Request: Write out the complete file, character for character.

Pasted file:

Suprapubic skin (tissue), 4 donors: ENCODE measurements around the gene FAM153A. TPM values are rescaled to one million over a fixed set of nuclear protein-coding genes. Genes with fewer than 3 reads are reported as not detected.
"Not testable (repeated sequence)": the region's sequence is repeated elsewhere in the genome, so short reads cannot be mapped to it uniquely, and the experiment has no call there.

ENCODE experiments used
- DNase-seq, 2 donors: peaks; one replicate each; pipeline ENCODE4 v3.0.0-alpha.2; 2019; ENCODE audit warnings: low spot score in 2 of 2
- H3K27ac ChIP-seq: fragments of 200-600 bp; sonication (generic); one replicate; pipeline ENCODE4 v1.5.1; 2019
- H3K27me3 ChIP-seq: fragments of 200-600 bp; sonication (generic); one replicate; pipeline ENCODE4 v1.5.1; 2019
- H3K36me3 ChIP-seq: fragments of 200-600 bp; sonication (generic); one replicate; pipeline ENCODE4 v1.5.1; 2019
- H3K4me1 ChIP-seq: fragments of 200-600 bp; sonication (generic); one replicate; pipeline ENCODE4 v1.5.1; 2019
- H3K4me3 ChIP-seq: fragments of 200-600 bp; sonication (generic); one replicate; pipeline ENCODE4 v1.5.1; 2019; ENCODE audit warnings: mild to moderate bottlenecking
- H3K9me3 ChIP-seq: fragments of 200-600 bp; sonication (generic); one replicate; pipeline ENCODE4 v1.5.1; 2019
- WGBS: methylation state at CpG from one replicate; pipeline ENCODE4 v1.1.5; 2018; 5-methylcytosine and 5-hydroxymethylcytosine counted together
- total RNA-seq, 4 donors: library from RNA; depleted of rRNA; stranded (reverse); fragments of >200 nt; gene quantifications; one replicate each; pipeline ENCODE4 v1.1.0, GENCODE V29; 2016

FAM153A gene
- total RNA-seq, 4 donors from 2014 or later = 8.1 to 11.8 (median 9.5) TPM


Suprapubic skin (tissue), 4 donors: ENCODE measurements around the gene FAM153A. TPM values are rescaled to one million over a fixed set of nuclear protein-coding genes. Genes with fewer than 3 reads are reported as not detected.
"Not testable (repeated sequence)": the region's sequence is repeated elsewhere in the genome, so short reads cannot be mapped to it uniquely, and the experiment has no call there.

ENCODE experiments used
- DNase-seq, 2 donors: peaks; one replicate each; pipeline ENCODE4 v3.0.0-alpha.2; 2019; ENCODE audit warnings: low spot score in 2 of 2
- H3K27ac ChIP-seq: fragments of 200-600 bp; sonication (generic); one replicate; pipeline ENCODE4 v1.5.1; 2019
- H3K27me3 ChIP-seq: fragments of 200-600 bp; sonication (generic); one replicate; pipeline ENCODE4 v1.5.1; 2019
- H3K36me3 ChIP-seq: fragments of 200-600 bp; sonication (generic); one replicate; pipeline ENCODE4 v1.5.1; 2019
- H3K4me1 ChIP-seq: fragments of 200-600 bp; sonication (generic); one replicate; pipeline ENCODE4 v1.5.1; 2019
- H3K4me3 ChIP-seq: fragments of 200-600 bp; sonication (generic); one replicate; pipeline ENCODE4 v1.5.1; 2019; ENCODE audit warnings: mild to moderate bottlenecking
- H3K9me3 ChIP-seq: fragments of 200-600 bp; sonication (generic); one replicate; pipeline ENCODE4 v1.5.1; 2019
- WGBS: methylation state at CpG from one replicate; pipeline ENCODE4 v1.1.5; 2018; 5-methylcytosine and 5-hydroxymethylcytosine counted together
- total RNA-seq, 4 donors: library from RNA; depleted of rRNA; stranded (reverse); fragments of >200 nt; gene quantifications; one replicate each; pipeline ENCODE4 v1.1.0, GENCODE V29; 2016

FAM153A gene
- total RNA-seq, 4 donors from 2014 or later = 8.1 to 11.8 (median 9.5) TPM